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3 New Ryokans in Japan To Visit in 2016

From a hidden hot spring in bustling Tokyo to a ryokan with onsen (public hot spring bathhouse) near UNESCO World Heritage sites, these new hotels in Japan bring you traditional experiences in contemporary settings.

1. Noku, Kyoto

Noku Kyoto

Kyoto was the capital of imperial Japan 1,200 years ago. Although the official capital is now Tokyo, the former city has established itself as the country’s cultural hub, and is home to many UNESCO World Heritage sites. Explore the traditional city while staying in a modern space at the new Noku Kyoto boutique hotel. A five-minute walk from the Kyoto Imperial Palace, the property has teamed up with Sumiya Kiho-an Hotel, a traditional Japanese ryokan a 40-minute drive away. After a city break, guests who book the onsen package will be transported to Sumiya Kiho-An, where they can enjoy both the public and private bathhouses. Post onsen, you can savour a kaiseki-style lunch.

2. Amanemu, Shima-shi

rsz_rs2892_amanemu_-_villa_living_room

Overlooking Ago Bay, the latest property by the Aman group is set within Ise-Shima National Park in the south-western part of Honshu island. Many of Japan’s ancient pilgrimage routes and shrines are located nearby, including the UNESCO World Heritage-designated Kumano Kodo trails. The hotel houses nutrient-rich hot springs that are set within serene natural surroundings.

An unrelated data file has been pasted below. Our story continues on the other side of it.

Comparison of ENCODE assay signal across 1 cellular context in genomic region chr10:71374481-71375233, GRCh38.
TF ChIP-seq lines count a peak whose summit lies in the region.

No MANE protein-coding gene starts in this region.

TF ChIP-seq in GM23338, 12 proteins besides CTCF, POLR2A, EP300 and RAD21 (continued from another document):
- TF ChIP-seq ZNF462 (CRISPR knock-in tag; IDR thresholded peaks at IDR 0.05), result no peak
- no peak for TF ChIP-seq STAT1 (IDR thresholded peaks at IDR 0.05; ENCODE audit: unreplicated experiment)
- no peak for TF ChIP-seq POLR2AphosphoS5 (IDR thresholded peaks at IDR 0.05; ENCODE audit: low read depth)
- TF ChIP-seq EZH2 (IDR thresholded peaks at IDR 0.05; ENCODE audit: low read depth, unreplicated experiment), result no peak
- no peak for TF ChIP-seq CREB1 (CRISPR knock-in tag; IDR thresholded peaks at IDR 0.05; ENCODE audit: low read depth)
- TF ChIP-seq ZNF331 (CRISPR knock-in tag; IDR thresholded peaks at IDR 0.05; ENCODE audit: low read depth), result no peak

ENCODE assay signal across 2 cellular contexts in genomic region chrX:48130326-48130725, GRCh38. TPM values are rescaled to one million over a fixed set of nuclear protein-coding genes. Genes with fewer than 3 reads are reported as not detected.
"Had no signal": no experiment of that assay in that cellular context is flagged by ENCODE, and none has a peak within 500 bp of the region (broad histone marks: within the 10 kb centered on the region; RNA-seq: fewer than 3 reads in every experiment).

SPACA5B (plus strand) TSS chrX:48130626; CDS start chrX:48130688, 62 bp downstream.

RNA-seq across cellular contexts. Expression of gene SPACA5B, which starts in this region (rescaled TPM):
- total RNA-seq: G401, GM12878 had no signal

3. Hoshinoya, Tokyo

HOSHINOYA Tokyo

Tokyo, one of the buzziest cities in the world, has no dearth of luxury hotels. But the latest entrant, Hoshinoya (above), effortlessly combines traditional and contemporary influences in its downtown property. Each of its 17 floors are, in fact, ryokans – traditional Japanese guesthouses – except at this property, the interiors and facilities are understated and modern. The best-kept secret at this city hotel is its hidden natural hot spring, which was discovered in 2014. Apparently, a dip in its alkaline waters reduces fatigue and has revitalising effects. The hotel also offers gourmet dining and a walking tour guided by a local culture historian to ancient sights and monuments in Tokyo.

Adapted from Silver Kris.